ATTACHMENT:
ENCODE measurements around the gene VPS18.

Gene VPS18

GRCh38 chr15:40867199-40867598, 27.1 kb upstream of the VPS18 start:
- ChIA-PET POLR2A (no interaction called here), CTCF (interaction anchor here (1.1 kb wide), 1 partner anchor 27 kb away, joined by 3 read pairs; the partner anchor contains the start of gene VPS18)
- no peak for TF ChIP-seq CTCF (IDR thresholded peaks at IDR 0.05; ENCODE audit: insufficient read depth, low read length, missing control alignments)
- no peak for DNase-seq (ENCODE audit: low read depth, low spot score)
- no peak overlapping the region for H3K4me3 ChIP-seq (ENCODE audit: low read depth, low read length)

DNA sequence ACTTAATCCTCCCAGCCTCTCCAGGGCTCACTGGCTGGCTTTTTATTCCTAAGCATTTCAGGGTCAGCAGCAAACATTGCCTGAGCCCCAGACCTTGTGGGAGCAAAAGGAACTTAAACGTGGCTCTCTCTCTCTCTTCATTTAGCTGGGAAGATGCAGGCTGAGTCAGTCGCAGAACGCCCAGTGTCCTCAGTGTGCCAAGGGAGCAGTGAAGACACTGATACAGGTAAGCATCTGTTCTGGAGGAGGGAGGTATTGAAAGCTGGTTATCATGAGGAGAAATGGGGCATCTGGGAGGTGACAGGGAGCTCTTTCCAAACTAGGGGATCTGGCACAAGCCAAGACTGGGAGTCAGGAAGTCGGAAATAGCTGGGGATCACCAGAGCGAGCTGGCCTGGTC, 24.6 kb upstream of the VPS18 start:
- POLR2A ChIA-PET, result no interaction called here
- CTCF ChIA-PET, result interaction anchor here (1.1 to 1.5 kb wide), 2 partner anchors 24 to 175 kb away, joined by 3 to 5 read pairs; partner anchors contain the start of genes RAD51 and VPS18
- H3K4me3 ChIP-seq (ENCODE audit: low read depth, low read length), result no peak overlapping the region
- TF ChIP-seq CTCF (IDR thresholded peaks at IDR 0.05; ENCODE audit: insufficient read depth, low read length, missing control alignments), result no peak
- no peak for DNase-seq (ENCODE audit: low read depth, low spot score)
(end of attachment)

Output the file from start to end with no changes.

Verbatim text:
ENCODE measurements around the gene VPS18.

Gene VPS18

GRCh38 chr15:40867199-40867598, 27.1 kb upstream of the VPS18 start:
- ChIA-PET POLR2A (no interaction called here), CTCF (interaction anchor here (1.1 kb wide), 1 partner anchor 27 kb away, joined by 3 read pairs; the partner anchor contains the start of gene VPS18)
- no peak for TF ChIP-seq CTCF (IDR thresholded peaks at IDR 0.05; ENCODE audit: insufficient read depth, low read length, missing control alignments)
- no peak for DNase-seq (ENCODE audit: low read depth, low spot score)
- no peak overlapping the region for H3K4me3 ChIP-seq (ENCODE audit: low read depth, low read length)

DNA sequence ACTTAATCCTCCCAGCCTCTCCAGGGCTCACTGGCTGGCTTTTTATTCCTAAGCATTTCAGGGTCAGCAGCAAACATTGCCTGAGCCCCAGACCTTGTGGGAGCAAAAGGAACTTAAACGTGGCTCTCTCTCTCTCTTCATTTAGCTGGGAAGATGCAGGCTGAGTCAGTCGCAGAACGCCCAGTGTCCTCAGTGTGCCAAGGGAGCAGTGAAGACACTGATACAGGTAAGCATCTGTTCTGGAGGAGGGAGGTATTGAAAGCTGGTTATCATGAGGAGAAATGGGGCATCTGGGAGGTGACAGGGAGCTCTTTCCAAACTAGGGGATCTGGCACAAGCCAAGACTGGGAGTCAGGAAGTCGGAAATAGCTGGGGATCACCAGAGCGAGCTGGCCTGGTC, 24.6 kb upstream of the VPS18 start:
- POLR2A ChIA-PET, result no interaction called here
- CTCF ChIA-PET, result interaction anchor here (1.1 to 1.5 kb wide), 2 partner anchors 24 to 175 kb away, joined by 3 to 5 read pairs; partner anchors contain the start of genes RAD51 and VPS18
- H3K4me3 ChIP-seq (ENCODE audit: low read depth, low read length), result no peak overlapping the region
- TF ChIP-seq CTCF (IDR thresholded peaks at IDR 0.05; ENCODE audit: insufficient read depth, low read length, missing control alignments), result no peak
- no peak for DNase-seq (ENCODE audit: low read depth, low spot score)